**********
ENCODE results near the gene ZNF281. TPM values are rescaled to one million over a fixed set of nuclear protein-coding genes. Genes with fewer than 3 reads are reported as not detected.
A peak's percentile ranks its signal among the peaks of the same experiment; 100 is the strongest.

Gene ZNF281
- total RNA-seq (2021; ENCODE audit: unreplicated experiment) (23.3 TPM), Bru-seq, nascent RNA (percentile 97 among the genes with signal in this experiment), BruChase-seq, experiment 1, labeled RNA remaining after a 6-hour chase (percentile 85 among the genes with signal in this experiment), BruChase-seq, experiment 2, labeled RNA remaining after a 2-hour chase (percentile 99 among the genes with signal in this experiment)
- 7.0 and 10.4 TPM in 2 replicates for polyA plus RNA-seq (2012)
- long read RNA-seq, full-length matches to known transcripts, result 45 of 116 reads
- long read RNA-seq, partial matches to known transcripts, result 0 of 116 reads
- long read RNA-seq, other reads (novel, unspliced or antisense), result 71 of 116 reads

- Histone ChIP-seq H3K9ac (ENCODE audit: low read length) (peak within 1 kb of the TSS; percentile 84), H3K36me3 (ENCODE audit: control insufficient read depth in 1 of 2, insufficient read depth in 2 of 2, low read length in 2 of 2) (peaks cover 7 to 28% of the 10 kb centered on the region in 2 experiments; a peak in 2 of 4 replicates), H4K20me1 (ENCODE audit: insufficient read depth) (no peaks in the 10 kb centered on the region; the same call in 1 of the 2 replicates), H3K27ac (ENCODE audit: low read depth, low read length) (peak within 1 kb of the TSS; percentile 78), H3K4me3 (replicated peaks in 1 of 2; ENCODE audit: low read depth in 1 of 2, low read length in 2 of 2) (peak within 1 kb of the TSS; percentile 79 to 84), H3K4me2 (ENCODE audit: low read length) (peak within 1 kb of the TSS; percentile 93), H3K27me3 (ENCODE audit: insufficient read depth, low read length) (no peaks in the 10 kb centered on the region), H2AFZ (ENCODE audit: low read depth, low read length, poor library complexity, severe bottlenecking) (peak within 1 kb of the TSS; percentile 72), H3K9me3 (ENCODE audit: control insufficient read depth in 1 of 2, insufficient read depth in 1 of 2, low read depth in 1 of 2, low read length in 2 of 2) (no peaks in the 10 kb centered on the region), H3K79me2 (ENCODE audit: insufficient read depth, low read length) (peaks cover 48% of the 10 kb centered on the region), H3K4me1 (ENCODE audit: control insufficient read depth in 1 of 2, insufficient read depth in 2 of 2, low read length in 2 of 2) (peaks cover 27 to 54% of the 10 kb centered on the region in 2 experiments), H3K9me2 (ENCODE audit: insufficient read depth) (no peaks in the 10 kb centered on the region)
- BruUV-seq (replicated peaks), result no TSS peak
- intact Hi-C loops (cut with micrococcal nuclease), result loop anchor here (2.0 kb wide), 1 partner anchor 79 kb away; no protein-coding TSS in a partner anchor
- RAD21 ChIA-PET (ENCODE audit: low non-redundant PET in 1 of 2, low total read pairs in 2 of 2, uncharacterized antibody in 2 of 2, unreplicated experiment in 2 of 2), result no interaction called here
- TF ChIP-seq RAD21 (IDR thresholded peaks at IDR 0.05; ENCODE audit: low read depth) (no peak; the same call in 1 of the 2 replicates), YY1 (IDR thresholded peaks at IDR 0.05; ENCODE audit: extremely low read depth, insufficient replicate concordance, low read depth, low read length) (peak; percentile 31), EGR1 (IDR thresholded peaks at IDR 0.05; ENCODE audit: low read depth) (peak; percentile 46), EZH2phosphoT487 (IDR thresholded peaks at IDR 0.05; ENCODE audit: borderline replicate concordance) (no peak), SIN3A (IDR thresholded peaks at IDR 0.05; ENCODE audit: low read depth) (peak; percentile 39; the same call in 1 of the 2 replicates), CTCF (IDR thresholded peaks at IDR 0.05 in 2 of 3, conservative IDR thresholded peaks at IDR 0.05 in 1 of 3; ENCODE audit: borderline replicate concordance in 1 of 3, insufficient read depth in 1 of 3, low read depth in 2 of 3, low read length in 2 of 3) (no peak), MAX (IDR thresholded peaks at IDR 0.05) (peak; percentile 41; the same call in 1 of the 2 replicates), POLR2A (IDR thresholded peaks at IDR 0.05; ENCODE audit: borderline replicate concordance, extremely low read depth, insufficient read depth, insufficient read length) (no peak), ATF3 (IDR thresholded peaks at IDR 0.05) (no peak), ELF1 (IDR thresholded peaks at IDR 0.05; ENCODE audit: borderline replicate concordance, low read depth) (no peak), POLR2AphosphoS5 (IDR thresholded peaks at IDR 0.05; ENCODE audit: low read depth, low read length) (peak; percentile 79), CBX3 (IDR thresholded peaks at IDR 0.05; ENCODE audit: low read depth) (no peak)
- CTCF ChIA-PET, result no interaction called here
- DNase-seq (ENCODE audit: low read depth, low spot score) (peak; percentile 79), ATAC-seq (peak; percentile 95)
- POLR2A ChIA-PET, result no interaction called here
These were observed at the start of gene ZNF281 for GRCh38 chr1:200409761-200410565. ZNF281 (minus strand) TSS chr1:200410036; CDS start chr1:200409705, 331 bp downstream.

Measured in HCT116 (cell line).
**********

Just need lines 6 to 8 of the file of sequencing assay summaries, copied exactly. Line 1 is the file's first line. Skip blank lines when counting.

- long read RNA-seq, full-length matches to known transcripts, result 45 of 116 reads
- long read RNA-seq, partial matches to known transcripts, result 0 of 116 reads
- long read RNA-seq, other reads (novel, unspliced or antisense), result 71 of 116 reads